Residents have bonded over tea and cakes and danced the night away to live music in support of our Know Your Neighbour campaign.
People living on Harcourt Road, in Crookesmoor, celebrated 10 years of the street's renaissance in the heart of 'student land' with a party.
The street, a couple of blocks from the University of Sheffield's Arts Tower and running down one side of Crookes Valley Park, was once seen as a student street.
But ten years ago the University of Sheffield took the decision that signalled a change of fortune when it decided to dispose of more than 20 properties on the street, and others nearby, with a covenant preventing their use as student flats.
Families flocked back and a decade on a whole generation of children have grown up on the street.
Resident Simon Ogden, who has lived on Harcourt Road for 32 years, said: "The result has been a huge improvement in the physical state of the streets houses and gardens but more importantly a revival of its social life with a supportive network of neighbours organising a host of activities from book clubs and baby sitting and street clean-ups and bonfire parties.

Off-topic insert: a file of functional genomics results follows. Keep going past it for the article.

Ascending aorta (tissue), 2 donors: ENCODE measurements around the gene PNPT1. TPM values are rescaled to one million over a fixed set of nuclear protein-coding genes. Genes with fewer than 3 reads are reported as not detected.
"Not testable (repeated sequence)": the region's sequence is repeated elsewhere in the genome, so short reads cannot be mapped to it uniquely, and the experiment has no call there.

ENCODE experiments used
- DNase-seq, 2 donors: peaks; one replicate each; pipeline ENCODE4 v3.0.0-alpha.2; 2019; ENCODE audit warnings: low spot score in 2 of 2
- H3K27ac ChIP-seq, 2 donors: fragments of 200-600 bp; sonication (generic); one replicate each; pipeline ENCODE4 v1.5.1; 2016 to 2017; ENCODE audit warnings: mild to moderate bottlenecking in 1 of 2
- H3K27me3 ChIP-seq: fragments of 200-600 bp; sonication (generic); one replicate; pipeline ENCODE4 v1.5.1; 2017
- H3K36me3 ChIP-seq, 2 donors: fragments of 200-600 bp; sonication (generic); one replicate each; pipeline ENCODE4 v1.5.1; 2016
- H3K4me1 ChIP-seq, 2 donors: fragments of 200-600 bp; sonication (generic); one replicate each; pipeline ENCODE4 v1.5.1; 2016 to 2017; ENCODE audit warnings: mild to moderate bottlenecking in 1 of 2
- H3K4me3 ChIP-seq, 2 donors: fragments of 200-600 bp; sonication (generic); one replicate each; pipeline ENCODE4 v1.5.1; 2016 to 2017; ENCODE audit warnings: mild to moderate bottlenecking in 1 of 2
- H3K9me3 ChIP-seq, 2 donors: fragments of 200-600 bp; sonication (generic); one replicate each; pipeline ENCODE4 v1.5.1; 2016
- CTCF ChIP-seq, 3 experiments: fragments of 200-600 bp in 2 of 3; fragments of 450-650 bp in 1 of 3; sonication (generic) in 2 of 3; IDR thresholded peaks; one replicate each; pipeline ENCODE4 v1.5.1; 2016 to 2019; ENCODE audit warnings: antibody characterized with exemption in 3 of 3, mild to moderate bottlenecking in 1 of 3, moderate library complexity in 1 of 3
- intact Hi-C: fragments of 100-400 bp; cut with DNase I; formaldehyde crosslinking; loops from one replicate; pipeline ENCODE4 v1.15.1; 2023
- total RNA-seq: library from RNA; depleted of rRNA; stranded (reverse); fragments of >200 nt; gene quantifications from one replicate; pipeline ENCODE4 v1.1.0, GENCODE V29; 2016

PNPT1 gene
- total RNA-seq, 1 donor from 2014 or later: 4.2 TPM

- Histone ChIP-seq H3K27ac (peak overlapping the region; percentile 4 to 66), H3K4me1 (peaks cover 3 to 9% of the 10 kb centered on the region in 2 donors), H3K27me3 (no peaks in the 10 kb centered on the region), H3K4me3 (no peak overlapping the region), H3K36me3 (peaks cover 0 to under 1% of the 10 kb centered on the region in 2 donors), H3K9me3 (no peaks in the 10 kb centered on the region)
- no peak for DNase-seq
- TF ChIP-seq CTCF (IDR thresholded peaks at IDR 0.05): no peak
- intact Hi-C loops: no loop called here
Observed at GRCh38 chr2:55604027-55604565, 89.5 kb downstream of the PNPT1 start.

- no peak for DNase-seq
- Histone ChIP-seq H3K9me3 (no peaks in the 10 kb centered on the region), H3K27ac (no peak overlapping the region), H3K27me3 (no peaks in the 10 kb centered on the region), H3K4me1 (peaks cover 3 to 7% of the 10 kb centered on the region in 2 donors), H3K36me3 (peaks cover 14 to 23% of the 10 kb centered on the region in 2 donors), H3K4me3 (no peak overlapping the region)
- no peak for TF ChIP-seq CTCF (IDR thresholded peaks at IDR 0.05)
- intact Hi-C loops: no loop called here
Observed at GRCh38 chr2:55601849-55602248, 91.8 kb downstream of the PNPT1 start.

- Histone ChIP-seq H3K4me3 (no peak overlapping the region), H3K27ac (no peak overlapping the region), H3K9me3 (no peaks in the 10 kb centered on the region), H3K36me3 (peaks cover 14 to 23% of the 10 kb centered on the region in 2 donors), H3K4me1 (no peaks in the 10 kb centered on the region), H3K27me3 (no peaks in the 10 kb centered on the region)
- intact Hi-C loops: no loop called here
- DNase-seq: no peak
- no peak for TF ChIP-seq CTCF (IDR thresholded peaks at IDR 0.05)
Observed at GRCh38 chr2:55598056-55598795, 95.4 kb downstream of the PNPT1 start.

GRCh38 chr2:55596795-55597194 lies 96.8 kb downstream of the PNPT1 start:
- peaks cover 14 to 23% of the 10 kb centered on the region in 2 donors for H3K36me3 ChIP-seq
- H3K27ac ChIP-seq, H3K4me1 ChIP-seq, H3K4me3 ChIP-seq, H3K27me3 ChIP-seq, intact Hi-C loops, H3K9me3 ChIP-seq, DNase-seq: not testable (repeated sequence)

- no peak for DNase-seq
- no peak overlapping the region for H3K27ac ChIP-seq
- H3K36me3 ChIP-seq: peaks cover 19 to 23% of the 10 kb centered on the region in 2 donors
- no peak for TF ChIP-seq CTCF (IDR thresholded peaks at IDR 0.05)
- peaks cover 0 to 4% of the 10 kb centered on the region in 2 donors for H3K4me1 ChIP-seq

"At least twice a year there are street parties, usually one to welcome new students to the street in the autumn and one in the summer as they are leaving."
The party included closing off the road to traffic to allow for street games, a tug-of-war, a bouncy castle and an old-fashioned tea followed by ceilidh dancing, local DJs and a band.
It also featured a memory cave which included interviews with older residents recorded by children who live on the street. Some have recalled the origins of the current street organisation in response to crime and lack of street cleaning back in the 1990s.
Simon said: "About 80 people came along which was wonderful.
"The tug-of-war is always the highlight. We had odd house numbers versus evens, kids versus adults and men versus women."
He added that over the last 70 years the street has welcomed a variety of people, of different nationalities and cultures, and the street party tradition is stronger than eveer.
Local businesses including Beanies, Oscars News, Dram Shop, Jeanettes Hair, Hallam Ceramics and Tuckwoods Cafe all sponsored this year's event.
The Know Your Neighbour campaign is running in conjunction with our sister title The Telegraph and local radio station LinkFM.
Each month, the campaign focuses on a different theme. In July, the theme is help your neighbour’.
We want you to share your stories, photos and videos with us. Please e-mail our reporter Rochelle Barrand at Rochelle.Barrand@jpress.co.uk